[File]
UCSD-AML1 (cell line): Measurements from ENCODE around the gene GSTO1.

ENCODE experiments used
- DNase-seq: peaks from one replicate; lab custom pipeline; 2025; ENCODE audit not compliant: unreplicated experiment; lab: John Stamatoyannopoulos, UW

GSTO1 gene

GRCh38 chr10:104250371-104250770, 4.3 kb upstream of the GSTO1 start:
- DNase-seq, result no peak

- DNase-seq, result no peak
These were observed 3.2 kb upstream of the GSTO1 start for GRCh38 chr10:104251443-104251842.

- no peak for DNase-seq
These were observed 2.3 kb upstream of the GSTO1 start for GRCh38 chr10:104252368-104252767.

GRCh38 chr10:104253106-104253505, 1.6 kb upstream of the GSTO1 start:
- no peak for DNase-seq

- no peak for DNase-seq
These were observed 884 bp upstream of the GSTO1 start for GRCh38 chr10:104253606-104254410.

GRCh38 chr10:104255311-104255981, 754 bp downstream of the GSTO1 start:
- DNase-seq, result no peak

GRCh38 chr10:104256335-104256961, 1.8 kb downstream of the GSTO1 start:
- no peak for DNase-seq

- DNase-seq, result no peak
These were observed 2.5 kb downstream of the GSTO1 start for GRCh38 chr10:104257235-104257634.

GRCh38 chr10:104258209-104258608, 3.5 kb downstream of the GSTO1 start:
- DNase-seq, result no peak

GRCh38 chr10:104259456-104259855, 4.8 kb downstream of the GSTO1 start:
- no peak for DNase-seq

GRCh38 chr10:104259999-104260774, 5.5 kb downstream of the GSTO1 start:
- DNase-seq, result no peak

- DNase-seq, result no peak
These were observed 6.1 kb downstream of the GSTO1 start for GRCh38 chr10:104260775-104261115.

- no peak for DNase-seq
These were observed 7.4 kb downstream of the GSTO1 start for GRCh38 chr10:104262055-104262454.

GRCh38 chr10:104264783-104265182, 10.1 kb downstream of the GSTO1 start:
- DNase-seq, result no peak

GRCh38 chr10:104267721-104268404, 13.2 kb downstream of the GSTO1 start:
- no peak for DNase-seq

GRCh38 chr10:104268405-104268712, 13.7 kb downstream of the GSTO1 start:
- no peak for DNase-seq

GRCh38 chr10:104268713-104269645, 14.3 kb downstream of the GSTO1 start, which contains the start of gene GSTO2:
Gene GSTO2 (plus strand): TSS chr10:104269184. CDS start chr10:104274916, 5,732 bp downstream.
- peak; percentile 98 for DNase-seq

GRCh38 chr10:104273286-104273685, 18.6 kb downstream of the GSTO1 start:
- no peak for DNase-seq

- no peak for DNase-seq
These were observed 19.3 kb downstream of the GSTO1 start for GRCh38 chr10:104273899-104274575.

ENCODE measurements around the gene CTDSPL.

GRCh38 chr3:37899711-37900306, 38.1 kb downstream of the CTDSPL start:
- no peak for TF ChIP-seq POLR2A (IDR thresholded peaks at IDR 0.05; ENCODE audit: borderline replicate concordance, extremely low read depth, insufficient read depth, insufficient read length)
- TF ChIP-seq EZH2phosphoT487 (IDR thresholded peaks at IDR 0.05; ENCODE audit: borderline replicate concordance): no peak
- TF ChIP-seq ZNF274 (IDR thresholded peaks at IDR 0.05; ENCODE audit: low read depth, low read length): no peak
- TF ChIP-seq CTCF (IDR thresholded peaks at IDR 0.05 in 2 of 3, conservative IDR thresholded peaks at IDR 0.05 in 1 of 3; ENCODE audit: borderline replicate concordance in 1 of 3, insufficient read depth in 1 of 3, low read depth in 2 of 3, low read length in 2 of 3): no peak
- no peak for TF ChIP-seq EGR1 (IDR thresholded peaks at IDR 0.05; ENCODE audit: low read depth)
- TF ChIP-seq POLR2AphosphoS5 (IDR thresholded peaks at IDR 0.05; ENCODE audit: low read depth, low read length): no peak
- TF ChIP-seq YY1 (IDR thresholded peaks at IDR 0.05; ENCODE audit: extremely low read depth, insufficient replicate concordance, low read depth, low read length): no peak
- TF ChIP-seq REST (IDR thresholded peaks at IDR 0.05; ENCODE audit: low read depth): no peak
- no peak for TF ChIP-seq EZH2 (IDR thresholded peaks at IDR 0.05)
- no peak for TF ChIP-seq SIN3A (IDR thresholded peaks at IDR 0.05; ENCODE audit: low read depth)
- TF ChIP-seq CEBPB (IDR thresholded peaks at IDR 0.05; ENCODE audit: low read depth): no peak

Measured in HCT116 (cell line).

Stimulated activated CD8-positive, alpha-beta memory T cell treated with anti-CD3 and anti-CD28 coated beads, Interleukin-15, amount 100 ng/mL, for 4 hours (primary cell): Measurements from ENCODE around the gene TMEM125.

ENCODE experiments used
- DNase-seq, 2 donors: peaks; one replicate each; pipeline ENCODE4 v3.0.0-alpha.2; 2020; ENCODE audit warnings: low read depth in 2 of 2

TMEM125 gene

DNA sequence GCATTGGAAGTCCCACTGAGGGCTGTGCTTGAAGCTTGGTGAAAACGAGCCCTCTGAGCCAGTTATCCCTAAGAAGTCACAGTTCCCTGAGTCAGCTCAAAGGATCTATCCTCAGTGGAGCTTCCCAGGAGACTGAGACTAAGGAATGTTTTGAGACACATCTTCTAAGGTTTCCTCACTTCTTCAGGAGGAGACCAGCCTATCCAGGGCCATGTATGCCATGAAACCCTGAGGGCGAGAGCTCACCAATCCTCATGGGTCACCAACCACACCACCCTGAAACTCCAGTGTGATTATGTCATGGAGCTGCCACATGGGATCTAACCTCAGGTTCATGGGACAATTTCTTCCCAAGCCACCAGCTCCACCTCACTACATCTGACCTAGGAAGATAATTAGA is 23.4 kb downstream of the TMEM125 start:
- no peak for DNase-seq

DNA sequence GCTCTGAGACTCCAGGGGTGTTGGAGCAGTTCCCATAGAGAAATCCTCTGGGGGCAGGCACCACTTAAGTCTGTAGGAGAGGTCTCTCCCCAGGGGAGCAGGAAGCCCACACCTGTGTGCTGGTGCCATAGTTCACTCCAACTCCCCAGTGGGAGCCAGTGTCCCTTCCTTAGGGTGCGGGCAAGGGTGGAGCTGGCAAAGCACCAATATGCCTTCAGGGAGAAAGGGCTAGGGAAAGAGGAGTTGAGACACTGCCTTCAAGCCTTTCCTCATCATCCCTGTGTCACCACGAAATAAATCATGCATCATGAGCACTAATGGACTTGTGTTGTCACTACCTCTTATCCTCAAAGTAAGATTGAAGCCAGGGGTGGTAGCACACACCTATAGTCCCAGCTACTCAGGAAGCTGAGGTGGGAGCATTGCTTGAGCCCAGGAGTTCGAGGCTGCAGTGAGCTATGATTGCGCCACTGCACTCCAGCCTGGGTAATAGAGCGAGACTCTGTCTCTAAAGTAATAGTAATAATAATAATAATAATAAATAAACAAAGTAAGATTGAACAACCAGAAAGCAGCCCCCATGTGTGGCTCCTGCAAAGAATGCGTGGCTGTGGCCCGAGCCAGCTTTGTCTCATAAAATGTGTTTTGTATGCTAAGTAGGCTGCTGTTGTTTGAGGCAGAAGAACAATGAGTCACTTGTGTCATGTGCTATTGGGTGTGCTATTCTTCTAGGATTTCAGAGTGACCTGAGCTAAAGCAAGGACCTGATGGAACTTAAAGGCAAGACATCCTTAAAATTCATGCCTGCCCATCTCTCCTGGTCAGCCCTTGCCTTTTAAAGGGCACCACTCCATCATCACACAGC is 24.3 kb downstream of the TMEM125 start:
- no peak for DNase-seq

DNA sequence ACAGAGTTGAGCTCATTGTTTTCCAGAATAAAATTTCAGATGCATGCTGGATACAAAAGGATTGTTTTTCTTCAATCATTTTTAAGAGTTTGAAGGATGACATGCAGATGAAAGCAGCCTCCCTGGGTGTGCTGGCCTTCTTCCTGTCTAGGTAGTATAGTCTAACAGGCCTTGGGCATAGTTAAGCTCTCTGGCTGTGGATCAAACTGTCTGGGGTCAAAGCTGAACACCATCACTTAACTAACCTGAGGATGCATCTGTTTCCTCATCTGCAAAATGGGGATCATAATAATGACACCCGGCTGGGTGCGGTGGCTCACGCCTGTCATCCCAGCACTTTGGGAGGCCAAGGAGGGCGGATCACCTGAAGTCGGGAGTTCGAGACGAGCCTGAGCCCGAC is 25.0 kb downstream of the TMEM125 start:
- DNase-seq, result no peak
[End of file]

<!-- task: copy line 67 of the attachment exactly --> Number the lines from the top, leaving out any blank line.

- DNase-seq, result no peak